Other Bootstrap Modules for Drupal 8

There’s a whole bunch of modules which help you use Bootstrap in other parts of Drupal. There’s a page on drupal.org called Bootstrap related modules which lists them out. The two modules I always use with Bootstrap in Drupal 8 is Bootstrap Layouts and Bootstrap Paragraphs.

Bootstrap Layouts lets you configure a layout using its grid system in Panels and Display Suite. Bootstrap Paragraphs ships a bunch of pre-built paragraph types for Bootstrap.

We’ll cover both modules in more detail in future tutorials.

FAQs

Q: I created a sub-theme but I can’t see it on the Appearance page?

Make sure you change THEMENAME.starterkit.yml to bootstrap_sass.info.yml, replace starterkit with info.

Q: I enabled my sub-theme but the site looks broken.

This can happen when you enable a sub-theme before the parent. The simple workaround is to uninstall your sub-theme and then install the Bootstrap theme first, then install the sub-theme.

Q: None of the JavaScript files are getting loaded?

First, make sure you renamed THEMENAME.libraries.yml to bootstrap_sass.libraries.yml. Then in bootstrap_sass.info.yml make sure you update the libraries sections.

From this:

libraries:
 - 'THEMENAME/global-styling'
 - 'THEMENAME/bootstrap-scripts'

To this:

libraries:
 - 'bootstrap_sass/global-styling'
 - 'bootstrap_sass/bootstrap-scripts'
Ivan Zugec

About Ivan Zugec

Ivan is the founder of Web Wash and spends most of his time consulting and writing about Drupal. He's been working with Drupal for 10 years and has successfully completed several large Drupal projects in Australia.

18 thoughts on “Getting Started with Bootstrap in Drupal 8”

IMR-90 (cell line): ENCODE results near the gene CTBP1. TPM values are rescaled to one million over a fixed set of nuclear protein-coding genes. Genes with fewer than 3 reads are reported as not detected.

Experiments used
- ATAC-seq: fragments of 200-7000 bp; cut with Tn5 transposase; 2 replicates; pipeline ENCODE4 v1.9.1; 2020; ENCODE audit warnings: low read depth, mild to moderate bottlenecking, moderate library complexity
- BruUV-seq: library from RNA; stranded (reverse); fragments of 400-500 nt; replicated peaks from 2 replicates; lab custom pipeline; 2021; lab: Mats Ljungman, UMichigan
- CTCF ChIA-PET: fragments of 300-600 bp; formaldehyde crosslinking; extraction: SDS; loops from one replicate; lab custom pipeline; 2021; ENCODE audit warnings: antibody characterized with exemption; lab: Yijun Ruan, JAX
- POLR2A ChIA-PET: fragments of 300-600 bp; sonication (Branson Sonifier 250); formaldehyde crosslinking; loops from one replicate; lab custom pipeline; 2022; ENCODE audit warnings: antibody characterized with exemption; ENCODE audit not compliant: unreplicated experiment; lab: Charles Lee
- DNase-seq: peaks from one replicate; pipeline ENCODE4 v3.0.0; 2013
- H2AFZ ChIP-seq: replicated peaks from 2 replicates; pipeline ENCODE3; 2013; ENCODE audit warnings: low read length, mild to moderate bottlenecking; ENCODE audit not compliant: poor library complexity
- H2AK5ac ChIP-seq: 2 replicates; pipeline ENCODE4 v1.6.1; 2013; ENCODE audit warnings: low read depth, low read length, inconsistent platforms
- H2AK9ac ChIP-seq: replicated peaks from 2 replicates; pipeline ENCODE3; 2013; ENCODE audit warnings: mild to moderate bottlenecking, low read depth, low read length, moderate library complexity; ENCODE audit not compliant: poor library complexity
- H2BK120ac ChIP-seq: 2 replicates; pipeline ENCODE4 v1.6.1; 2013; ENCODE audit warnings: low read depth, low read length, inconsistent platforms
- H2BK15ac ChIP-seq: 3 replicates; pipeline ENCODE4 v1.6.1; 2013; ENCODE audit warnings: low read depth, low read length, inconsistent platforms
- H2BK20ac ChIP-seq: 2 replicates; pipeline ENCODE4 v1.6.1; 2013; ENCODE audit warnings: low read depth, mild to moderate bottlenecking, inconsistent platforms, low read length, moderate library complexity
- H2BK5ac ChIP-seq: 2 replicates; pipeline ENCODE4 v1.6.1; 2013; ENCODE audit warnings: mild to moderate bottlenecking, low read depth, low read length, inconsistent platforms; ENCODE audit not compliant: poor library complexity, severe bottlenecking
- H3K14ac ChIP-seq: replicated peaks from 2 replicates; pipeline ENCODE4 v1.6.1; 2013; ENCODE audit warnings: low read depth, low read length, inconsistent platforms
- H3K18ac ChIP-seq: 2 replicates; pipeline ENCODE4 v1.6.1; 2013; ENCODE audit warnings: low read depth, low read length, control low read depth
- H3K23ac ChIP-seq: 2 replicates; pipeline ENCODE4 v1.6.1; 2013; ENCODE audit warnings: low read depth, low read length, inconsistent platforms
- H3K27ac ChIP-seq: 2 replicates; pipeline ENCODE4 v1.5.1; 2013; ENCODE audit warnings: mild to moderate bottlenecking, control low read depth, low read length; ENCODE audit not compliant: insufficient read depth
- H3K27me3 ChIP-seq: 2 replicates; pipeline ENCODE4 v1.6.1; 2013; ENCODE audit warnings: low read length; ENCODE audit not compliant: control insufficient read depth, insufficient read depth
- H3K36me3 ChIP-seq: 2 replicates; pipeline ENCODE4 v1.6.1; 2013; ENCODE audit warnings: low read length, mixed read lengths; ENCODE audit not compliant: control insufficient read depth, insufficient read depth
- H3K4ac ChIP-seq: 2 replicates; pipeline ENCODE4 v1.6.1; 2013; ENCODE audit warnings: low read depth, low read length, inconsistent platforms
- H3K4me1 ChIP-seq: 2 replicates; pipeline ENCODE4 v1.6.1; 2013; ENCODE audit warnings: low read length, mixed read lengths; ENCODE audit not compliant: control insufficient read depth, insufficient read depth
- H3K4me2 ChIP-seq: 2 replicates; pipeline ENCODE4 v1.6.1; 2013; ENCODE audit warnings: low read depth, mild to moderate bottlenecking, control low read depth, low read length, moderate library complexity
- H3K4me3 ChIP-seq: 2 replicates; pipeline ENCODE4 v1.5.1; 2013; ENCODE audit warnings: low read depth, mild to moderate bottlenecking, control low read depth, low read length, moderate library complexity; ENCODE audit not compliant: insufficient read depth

1. if you receive “Module build failed: Error: ENOENT: no such file or directory…” error
    just run:
    nodejs node_modules/node-sass/scripts/install.js
    npm rebuild node-sass

  2. Hi Ivan,

    First of all great page, great tutorials, thanks in advance for your great work!

    One thing that concerns me in themes for Drupal in general is I could not find any way to add to a theme information what blocks should be applied to what regions. This is confusing because many times i need to figure it out by myself to properly reproduce theme design. I know you mentioned in FAQs load parent first but many themes has it’s owns regions and default blocks aren’t fit and i couldn’t find any recipe attached to themes how this should be configured. I know that styling is tend to be independent from regions but many times in the end theme ended up missing some important sections like for an instance menu. Is there any pattern or design principle that i should stick to?

    I wish that at the moment there’s no well tested BT4 theme, Barrio theme seems to be most proper for this case.

    Thanks

    1. Hi Mateusz,

      I totally agree, knowing which region a block belongs to is difficult.

      The placement of the blocks is stored in configuration YAML files. Most themes ship them in the config/install folder. So the best place to look for them is in there.

      Cheers,
      Ivan

  3. These node commands don’t work in windows. To make it work, need to install “cross-env” node package and change command like below one.

    “watch”: “cross-env NODE_ENV=development node node_modules/webpack/bin/webpack.js –watch –progress –hide-modules –config=node_modules/laravel-mix/setup/webpack.config.js”,

    1. Sorry for double posting. On my Ubuntu, I just have to add –watch-poll to the watch script, so it becomes:

      “watch”: “NODE_ENV=development node_modules/webpack/bin/webpack.js –watch –watch-poll –progress –hide-modules –config=node_modules/laravel-mix/setup/webpack.config.js”,

  4. Hi, I am stuck on Step 2: Download Bootstrap 1.
    I used CDN to name my theme knowing Bootstrap CDN is available on the Download page.
    Is there another way to complete the steps with CDN or do we all need to use SASS?
    Thanks.